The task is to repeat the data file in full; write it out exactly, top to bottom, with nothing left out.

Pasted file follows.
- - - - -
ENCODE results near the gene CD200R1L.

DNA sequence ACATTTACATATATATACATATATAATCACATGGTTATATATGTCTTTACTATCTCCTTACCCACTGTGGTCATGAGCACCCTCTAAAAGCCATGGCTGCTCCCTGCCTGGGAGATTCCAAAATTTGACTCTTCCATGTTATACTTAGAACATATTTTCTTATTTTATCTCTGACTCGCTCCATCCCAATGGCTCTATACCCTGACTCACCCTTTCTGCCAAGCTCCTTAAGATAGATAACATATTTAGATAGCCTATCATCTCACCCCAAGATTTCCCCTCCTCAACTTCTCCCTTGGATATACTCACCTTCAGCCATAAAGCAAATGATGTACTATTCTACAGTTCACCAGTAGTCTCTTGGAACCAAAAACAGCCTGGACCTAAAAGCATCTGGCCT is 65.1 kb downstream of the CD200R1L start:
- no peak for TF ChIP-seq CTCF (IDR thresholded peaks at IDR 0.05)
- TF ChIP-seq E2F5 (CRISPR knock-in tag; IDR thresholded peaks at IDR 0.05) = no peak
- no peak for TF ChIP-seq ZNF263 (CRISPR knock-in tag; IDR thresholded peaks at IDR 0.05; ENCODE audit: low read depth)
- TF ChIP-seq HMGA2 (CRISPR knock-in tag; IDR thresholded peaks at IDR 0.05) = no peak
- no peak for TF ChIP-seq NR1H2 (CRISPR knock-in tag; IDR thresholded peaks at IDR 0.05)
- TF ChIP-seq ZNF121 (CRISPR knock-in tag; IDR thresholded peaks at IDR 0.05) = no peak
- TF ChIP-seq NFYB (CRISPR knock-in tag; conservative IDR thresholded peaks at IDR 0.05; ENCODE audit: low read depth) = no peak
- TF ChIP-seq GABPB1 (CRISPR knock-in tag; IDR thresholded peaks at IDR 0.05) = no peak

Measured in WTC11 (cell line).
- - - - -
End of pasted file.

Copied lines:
ENCODE results near the gene CD200R1L.

DNA sequence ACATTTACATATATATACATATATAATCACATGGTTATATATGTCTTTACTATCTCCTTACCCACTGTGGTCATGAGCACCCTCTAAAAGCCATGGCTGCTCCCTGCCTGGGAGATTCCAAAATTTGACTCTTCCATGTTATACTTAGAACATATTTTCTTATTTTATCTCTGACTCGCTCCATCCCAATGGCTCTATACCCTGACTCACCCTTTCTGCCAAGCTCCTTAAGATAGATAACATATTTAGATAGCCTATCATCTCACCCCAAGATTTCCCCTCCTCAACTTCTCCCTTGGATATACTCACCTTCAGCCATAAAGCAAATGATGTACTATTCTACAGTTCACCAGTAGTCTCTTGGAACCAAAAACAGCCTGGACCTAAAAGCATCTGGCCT is 65.1 kb downstream of the CD200R1L start:
- no peak for TF ChIP-seq CTCF (IDR thresholded peaks at IDR 0.05)
- TF ChIP-seq E2F5 (CRISPR knock-in tag; IDR thresholded peaks at IDR 0.05) = no peak
- no peak for TF ChIP-seq ZNF263 (CRISPR knock-in tag; IDR thresholded peaks at IDR 0.05; ENCODE audit: low read depth)
- TF ChIP-seq HMGA2 (CRISPR knock-in tag; IDR thresholded peaks at IDR 0.05) = no peak
- no peak for TF ChIP-seq NR1H2 (CRISPR knock-in tag; IDR thresholded peaks at IDR 0.05)
- TF ChIP-seq ZNF121 (CRISPR knock-in tag; IDR thresholded peaks at IDR 0.05) = no peak
- TF ChIP-seq NFYB (CRISPR knock-in tag; conservative IDR thresholded peaks at IDR 0.05; ENCODE audit: low read depth) = no peak
- TF ChIP-seq GABPB1 (CRISPR knock-in tag; IDR thresholded peaks at IDR 0.05) = no peak

Measured in WTC11 (cell line).